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Dwyane Wade has officially become LeBron's sidekick.
Only one thing has been more shocking than Williams' ordinary play in Brooklyn: Dwyane Wade as a role player.
Wade was the anchor that brought LeBron James and Chris Bosh to the Miami Heat, but months of lineup shuffling have rendered him obsolete as a bona fide star.
When this "Big Three" came together, Bosh became the odd man out. With two of the best five wings in the world taking turns running the show, the big man moved away from the basket to open the lane. His field goal attempts and rebounding chances both dropped, and he put up some of his worst stats on the best team he had ever played for.
Against the Indiana Pacers in the 2012 playoffs, Bosh got hurt, and the Heat got creative as LeBron moved to power forward. That allowed him to exploit his supreme athleticism in higher-percentage areas, while also getting better angles to kick the ball to Miami's plethora of three-point shooters. James went on a historic playoff run and the Heat took home the title, with an assist from Bosh's injury.
So it seems like a surprise that Bosh is the second option now, but it actually makes sense. Bosh never got worse; he was simply marginalized by Miami's scheme. In light of LeBron's success at power forward, Bosh moved up to center, putting him closer to the basket again while preserving spacing on the floor.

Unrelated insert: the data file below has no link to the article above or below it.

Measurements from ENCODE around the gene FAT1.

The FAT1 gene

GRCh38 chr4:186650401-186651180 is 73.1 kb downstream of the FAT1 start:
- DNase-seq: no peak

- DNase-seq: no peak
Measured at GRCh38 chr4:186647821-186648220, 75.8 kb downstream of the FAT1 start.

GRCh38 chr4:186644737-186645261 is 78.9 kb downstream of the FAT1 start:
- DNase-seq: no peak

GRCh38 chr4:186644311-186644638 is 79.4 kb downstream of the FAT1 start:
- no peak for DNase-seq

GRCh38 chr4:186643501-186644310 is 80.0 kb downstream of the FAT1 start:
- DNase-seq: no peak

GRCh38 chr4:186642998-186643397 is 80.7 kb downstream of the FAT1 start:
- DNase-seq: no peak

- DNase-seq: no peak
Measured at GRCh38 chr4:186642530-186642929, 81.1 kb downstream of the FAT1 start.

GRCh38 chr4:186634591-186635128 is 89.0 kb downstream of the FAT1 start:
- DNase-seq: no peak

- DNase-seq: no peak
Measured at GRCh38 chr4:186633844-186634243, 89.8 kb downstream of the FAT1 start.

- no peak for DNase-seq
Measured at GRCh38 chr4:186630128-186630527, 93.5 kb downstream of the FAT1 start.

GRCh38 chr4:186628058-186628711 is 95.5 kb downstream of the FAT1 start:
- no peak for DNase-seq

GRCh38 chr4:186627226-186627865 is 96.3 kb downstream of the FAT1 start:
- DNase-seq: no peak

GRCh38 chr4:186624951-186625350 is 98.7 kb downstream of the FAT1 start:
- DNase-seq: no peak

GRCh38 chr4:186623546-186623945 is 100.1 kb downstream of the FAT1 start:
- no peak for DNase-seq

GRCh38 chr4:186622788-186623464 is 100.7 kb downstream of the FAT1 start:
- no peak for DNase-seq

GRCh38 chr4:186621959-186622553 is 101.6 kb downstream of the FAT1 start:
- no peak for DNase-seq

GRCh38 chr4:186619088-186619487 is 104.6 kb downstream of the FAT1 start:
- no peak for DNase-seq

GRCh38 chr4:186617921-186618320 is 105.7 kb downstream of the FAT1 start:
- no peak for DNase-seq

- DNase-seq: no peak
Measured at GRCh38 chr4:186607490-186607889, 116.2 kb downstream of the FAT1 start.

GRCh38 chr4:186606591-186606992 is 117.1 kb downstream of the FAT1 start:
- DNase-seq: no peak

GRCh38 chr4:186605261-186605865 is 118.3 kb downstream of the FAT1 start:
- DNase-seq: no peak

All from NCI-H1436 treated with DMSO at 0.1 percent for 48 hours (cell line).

Bosh's 18.4 points and 8.3 rebounds are not quite improvements on his recent numbers, but he's shooting .540 from the field. That is easily a career high for him, proof of his productivity when the situation calls for it.
What does that mean for Wade? Higher efficiency, but lower output.
Wade is still the team's second-leading scorer with 19.8 per game, and his .504 field goal percentage is his best by a few ticks. However, unlike Bosh, Wade's economy comes with a much steeper drop from his lifetime numbers.
He has averaged 25.0 points per game for his career, along with 6.2 assists and 5.0 rebounds. All of those numbers are down noticeably this season.
The fact is, the best complement to James' and Bosh's post game is another spot-up shooter. It would allow them more freedom inside without having to set aside touches for Wade, who is mediocre from beyond the arc.
Like Bosh before him, Wade still has the skills to be a superstar. Right now, though, his own team is robbing him of the chance to be one.